Painkillers ibuprofen, diclofenac increase risk of heart attack, scientists warn

Painkillers ibuprofen, diclofenac increase risk of heart attack, scientists warn

Ibuprofen could increase the likelihood of cardiac arrest by 31 per cent, and diclofenac raised the risk by 50 per cent, the researchers said.

ibuprofen painkillers
File picture of commonly used painkillers based on the anti-inflammatory drug Ibuprofen. (Photo: AFP/Jack Guez)

Researchers in Denmark are calling for tighter restrictions on the sale of popular painkillers like ibuprofen and diclofenac after linking it with a significantly increased risk of cardiac arrest, according to findings published in the European Heart Journal on Wednesday (Mar 15).

Ibuprofen could increase the likelihood of cardiac arrest by 31 per cent, and diclofenac raised the risk by 50 per cent, the researchers said.

The drugs are part of a group of painkillers known as non-steroidal anti-inflammatory drugs (NSAIDs), which are among the most commonly used drugs worldwide.

Professor Gunnar Gislason, who led the study, called for tighter controls on NSAIDs. He said: "Allowing these drugs to be purchased without a prescription, and without any advice or restrictions, sends a message to the public that they must be safe."

"STARK REMINDER THAT NSAIDs ARE NOT HARMLESS"

Prof Gislason's team studied data on all patients in Denmark who had a cardiac arrest outside of the hospital between 2001 and 2010.

Of the 28,947 patients, 3,376 had been treated with an NSAID up to 30 days beforehand. Ibuprofen and diclofenac were the most commonly used NSAIDs, making up 51 per cent and 22 per cent of total NSAID use respectively.

"The findings are a stark reminder that NSAIDs are not harmless," said Prof Gislason.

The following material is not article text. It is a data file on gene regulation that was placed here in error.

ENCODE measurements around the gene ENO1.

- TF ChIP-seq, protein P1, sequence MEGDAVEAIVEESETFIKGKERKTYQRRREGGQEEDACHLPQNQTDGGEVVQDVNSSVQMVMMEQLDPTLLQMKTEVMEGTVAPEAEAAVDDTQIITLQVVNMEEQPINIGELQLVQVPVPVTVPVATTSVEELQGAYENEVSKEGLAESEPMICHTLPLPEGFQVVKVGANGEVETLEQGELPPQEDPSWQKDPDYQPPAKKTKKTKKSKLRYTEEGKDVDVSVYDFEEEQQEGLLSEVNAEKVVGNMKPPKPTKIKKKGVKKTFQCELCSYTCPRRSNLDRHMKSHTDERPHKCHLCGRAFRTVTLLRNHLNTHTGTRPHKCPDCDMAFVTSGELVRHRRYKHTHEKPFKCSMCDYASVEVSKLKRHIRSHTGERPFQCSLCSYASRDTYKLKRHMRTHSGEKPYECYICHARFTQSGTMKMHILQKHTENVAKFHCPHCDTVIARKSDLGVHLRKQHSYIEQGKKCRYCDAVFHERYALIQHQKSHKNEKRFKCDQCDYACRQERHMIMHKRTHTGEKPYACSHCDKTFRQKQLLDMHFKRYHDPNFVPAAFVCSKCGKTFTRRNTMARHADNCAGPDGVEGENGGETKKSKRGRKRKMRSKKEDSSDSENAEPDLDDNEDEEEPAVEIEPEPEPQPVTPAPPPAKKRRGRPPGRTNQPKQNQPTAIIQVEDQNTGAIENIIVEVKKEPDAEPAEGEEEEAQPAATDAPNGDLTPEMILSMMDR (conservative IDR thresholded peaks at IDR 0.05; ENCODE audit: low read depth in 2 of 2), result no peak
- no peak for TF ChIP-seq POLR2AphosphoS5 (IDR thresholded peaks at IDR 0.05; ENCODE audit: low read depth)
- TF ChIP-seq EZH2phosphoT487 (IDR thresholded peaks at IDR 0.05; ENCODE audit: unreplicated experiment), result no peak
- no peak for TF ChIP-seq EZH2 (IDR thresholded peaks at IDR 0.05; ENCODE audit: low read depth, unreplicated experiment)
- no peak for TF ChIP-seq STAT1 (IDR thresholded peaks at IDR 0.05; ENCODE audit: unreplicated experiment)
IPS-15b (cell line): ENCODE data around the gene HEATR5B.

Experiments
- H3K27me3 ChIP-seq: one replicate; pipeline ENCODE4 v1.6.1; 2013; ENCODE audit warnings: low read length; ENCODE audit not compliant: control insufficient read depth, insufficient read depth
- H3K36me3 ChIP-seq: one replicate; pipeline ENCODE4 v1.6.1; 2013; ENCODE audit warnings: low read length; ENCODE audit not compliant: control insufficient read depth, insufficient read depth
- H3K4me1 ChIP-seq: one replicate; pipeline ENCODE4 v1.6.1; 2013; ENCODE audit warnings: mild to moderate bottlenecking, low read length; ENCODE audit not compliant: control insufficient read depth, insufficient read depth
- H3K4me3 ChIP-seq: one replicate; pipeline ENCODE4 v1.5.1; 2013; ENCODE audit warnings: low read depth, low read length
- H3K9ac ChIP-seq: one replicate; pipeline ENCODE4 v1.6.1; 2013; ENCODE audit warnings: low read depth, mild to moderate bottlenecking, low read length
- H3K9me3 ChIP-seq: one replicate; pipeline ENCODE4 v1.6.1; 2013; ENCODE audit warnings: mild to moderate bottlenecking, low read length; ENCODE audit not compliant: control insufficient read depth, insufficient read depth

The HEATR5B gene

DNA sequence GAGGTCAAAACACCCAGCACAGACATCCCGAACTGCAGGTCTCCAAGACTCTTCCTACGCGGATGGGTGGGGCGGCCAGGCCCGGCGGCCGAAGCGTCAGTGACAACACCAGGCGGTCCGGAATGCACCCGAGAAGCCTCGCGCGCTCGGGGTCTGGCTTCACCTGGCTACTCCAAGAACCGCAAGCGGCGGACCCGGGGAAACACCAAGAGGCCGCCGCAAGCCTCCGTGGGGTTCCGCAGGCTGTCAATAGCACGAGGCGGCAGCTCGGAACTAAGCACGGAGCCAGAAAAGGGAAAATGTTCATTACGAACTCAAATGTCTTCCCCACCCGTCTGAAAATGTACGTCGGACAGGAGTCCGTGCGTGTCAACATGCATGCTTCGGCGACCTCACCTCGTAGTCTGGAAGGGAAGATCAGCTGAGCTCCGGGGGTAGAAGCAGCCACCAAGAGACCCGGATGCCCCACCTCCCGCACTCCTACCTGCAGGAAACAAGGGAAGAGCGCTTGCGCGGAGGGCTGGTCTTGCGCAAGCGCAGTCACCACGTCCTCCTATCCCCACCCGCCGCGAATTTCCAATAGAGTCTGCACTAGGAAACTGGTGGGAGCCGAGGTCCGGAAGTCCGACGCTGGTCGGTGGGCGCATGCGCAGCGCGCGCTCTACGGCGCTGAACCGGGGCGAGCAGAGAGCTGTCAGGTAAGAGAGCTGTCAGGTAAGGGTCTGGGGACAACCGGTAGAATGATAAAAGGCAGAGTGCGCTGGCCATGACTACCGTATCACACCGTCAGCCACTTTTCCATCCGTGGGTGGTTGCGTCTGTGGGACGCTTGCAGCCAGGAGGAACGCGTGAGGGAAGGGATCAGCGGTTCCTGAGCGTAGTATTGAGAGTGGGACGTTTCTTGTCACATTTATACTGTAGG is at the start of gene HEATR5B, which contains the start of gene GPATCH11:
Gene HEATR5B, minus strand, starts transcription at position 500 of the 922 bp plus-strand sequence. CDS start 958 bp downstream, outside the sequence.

He explained that NSAIDs have numerous effects on the cardiovascular system which could explain the link with cardiac arrest. These include influencing platelet aggregation and causing blood clots; causing the arteries to constrict; increasing fluid retention; and raising blood pressure, he said.

Prof Gislason asserted that the current message being sent to the public about NSAIDs was wrong. "I don't think these drugs should be sold in supermarkets or petrol stations where there is no professional advice on how to use them," he said. "Over-the-counter NSAIDs should only be available at pharmacies, in limited quantities, and in low doses."

He said that people should not take more than 1,200mg of ibuprofen per day. Diclofenac is the riskiest NSAID and should be avoided by patients with cardiovascular disease as well as the general population, he added.

In Singapore, ibuprofen is classified as a General Sale List (GSL) medicine, provided it is sold in tablets or capsules containing not more than 200mg of the drug, or in syrup of 100mg/5ml, according to the website of the Health Sciences Authority. GSL products can be freely obtained from any retailer.

Source: CNA/dt

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